Editor’s Note: This is one of 14 different perspectives The Journal is reporting on the topic of guns and public safety in Kansas. Click here to find more.
For countless Kansas families, guns are something they’ve been familiar with since they were children. They keep them on their property, use them safely in recreational activities, treat them as tools of the trade. For them, efforts to demonize guns are wildly off-base.
For Sue Boldra and her family, the debate over guns is something more than a political issue: It’s about identity.
“It really is part of who we are,” she says of firearms ownership and use – and a variation of that phrase turns up frequently in discussions with her.
Boldra, a former two-term state representative from Hays who now sits on the board of directors for the Kansas State Rifle Association, grew up in central Kansas, near Canton. Guns, she says, were always part of her family’s lifestyle.
“My father and his brothers were avid hunters during hunting season,” she says. “And then when our own sons were a little older, my husband would take them to the farm, and they and grandpa, their dad, would go hunting. So our four kids were brought up that way.”
When Boldra and her husband moved to the relatively urban environment of Hays in 1972, the connection with guns continued. Boldra taught at local schools, and the couple operated a sporting goods store, Sportsman’s Supply, for more than 20 years – a shop that sold bicycles, exercise equipment, and gear for hunting and other shooting sports. One of her sons now operates his own sporting goods store.
That lifelong immersion may be one reason that Boldra thinks that gun ownership and use – however controversial they might be in some quarters – aren’t that big a deal, politically, in Kansas. The issue may fall along party lines in the rest of the country, Boldra said, but the 2015 law that lets Kansans carry concealed weapons passed with the support of a few Democrats – including newly inaugurated Gov. Laura Kelly.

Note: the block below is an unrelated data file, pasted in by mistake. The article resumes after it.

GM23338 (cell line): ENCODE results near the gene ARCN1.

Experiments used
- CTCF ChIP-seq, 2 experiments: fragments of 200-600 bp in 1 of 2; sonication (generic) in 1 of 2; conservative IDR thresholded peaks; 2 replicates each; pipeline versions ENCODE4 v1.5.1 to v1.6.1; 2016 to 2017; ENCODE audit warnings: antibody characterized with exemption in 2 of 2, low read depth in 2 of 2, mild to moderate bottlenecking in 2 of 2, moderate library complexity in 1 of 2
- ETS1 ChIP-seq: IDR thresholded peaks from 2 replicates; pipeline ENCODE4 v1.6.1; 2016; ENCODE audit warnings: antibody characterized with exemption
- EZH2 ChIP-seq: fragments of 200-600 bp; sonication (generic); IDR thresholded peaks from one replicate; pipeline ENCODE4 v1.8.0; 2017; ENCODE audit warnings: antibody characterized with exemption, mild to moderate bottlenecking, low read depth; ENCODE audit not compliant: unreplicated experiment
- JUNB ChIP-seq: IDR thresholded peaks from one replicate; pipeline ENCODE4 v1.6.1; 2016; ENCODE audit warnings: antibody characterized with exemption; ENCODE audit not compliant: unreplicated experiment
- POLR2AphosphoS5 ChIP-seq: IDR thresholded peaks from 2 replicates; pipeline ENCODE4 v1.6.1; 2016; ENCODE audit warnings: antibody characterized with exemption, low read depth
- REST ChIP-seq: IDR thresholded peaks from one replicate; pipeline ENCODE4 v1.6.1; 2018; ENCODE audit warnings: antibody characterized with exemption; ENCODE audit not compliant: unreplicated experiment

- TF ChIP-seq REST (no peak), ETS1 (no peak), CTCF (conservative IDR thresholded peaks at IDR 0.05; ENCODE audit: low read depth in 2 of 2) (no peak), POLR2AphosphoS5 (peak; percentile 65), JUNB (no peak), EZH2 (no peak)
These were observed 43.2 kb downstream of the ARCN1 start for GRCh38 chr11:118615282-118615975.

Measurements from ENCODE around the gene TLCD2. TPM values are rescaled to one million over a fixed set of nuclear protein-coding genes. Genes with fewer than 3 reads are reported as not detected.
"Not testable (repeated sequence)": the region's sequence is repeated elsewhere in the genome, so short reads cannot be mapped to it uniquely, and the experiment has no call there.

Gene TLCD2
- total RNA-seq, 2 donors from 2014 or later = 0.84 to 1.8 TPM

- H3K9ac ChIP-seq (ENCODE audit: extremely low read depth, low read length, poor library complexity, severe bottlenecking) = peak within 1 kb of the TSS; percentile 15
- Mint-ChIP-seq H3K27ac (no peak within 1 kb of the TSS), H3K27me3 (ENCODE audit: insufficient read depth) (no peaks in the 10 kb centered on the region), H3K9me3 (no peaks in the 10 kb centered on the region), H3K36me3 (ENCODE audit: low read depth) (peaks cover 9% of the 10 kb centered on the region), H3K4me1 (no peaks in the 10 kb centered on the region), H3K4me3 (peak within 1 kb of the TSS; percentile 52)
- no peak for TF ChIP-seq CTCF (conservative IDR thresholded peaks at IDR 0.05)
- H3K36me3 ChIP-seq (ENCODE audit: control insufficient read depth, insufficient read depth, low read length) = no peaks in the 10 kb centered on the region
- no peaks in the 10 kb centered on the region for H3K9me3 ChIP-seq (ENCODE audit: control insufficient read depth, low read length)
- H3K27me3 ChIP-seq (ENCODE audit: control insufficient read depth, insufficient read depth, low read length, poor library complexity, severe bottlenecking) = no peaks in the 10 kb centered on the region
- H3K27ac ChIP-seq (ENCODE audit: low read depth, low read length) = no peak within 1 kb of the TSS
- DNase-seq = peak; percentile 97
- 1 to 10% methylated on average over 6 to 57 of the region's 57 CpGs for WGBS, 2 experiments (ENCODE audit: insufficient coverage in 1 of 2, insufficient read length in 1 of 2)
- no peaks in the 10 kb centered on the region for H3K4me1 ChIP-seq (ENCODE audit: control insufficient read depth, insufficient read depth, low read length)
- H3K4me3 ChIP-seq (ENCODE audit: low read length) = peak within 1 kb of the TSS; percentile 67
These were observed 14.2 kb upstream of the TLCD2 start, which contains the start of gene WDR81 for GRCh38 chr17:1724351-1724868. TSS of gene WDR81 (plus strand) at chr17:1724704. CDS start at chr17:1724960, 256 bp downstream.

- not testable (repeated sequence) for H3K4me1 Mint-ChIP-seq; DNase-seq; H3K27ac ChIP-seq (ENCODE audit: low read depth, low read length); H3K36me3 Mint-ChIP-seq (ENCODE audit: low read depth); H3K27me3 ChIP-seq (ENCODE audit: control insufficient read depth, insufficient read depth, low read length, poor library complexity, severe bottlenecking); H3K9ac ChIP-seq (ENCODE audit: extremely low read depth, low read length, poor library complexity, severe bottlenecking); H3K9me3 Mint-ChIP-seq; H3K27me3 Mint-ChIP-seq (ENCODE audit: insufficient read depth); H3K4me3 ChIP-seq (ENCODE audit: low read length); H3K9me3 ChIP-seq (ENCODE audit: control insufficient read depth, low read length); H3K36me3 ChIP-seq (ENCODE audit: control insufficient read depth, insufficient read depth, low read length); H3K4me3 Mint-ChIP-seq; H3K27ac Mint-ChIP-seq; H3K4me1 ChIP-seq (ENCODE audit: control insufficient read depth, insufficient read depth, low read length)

“So no, I don’t think it’s a hot potato in Kansas. I think we’re far enough on the western fringe,” Boldra says.
But, she adds: “I think it would be if someone tried to take those rights away. But I think everybody understands this is part of who we are.”
That’s not to say Boldra hasn’t heard from people who disagree with her. She is, after all, an instructor at Fort Hays State University.
“Here on the college campus, there are a lot of liberals,” she says. “I do find myself having to defend my life.”
When the state passed a law mandating that public campuses allow concealed carry, Boldra says, “I had a couple of good friends who said they were going to quit teaching.”
The law went into effect in 2017. Her friends stayed on the faculty, Boldra says.
Boldra has a long history in public education – a career spent teaching at the K-12 level before her shift to higher education. One of her sons is the superintendent of a rural school district. And mass shootings at schools have been particularly ghastly.